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As Rent Soars, More and More Latinos in California are Priced Out of Homeownership

Household incomes in California have not kept pace with rising home values over the last two decades.

A new report by the Terner Center for Housing Innovation at the University of California, Berkeley found that from 2000 to 2019, median home values increased by roughly 180 percent while household incomes rose by 23 percent.

Latinos are over 40 percent of the population of San Joaquin County, yet affordable homes for its middle-income families have declined significantly since 2010. In 2010, only 91 percent of homes sold were affordable to Latinos. In other counties, such as Alameda, Santa Clara, and Riverside, the percentage has fallen to 58 percent.

“These areas that used to be affordable to working-class families, middle-income households, are increasingly becoming out of reach,” David Garcia, a policy director at Terner Center said.

“I think what a lot of people don’t always realize is that these [people] are essential parts of our workforce. These are people who are gainfully employed, and pay a percentage of their income towards their rent to stay in these residences.”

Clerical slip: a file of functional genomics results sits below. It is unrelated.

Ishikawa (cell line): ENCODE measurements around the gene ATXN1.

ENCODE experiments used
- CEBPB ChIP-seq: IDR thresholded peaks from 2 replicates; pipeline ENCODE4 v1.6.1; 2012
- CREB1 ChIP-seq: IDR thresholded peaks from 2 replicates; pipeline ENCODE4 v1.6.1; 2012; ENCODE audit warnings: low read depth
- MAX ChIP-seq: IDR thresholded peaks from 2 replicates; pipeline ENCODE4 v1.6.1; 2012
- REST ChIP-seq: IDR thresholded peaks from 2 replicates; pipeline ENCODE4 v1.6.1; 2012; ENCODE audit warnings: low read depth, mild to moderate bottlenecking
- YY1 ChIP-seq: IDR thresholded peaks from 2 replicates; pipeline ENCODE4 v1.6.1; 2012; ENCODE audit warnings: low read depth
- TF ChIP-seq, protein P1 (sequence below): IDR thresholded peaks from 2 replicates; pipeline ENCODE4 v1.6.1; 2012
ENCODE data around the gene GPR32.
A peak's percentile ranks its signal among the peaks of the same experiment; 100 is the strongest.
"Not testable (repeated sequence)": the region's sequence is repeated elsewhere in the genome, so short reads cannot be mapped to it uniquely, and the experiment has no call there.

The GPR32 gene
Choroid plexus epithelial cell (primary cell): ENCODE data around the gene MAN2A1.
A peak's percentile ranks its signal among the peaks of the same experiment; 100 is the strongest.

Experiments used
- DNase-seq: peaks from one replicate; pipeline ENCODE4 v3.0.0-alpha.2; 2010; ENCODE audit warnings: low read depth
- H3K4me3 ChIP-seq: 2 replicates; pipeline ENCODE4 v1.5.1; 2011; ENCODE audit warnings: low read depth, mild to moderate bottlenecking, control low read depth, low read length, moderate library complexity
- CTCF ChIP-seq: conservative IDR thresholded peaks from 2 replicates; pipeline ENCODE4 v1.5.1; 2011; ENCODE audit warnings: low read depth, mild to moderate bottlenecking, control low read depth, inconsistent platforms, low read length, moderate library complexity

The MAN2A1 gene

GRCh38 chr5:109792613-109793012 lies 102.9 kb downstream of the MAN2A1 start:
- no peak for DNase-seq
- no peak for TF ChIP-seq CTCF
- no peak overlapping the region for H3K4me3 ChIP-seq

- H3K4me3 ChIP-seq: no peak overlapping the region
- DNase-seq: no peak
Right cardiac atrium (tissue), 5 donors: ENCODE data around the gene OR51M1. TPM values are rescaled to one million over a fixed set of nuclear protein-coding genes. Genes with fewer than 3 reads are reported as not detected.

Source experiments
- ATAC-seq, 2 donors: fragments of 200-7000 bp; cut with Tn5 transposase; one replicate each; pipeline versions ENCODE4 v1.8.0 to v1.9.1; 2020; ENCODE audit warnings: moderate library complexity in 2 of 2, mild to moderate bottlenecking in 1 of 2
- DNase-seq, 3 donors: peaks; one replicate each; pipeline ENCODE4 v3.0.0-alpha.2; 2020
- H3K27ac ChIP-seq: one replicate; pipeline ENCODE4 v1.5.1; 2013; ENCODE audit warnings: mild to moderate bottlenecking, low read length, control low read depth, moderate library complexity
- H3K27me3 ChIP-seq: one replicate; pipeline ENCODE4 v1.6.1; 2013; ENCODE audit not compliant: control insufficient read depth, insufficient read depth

In an already competitive housing market, Christian Arana, 33, struggled to find affordable housing.

Arana searched for a home within Los Angeles County for almost three months but was always outbid by other offers.

“I would see a place on a Saturday, and then by Monday, I would find out that they had offers of $100,000 over asking. I didn’t have that kind of money,” Arana, the vice president of policy for the San Francisco-based Latino Community Foundation, stated.

The high rents are causing Californians to spend more on rent while cutting back on expenses like food and education, NBC news report.

Rent-based living severely limits homeownership and wealth-building opportunities. According to the report, 39 percent of middle-income renters spend more than 30 percent of their income on housing; 10 percent are severely cost-burdened.

“They [Latinos] rent at higher shares than some other groups. And this is a challenge because it makes it difficult to save up for a down payment or to pay a mortgage because homeownership costs have risen so much,” Garcia stated.

“Continuing to pay so much of income towards rent makes it difficult to transition to homeownership, too.”

In another recent report by the University of California, Los Angeles, researchers found that Latinos and Asians in low-income households made up the lowest percentage of applicants for rental relief assistance. Latinos also made up the lowest percentage of recipients of rental relief assistance.

The Terner Center found that 5.2 million households in California were burdened by housing costs in 2019. Almost 40 percent of households in California pay rent or home mortgages.

There were significantly more burdens for renters than for homeowners – 53,1 percent compared to 29,6 percent.

“I don’t think there’s one silver bullet to solve this crisis. It’s going to take really a spectrum of policy tools to adequately address this, and it won’t happen overnight,” Garcia continued.

“It took decades to get to this point, and it’s going to take several years, several legislative sessions to come up with the ideas and policies to take us out of this hole.

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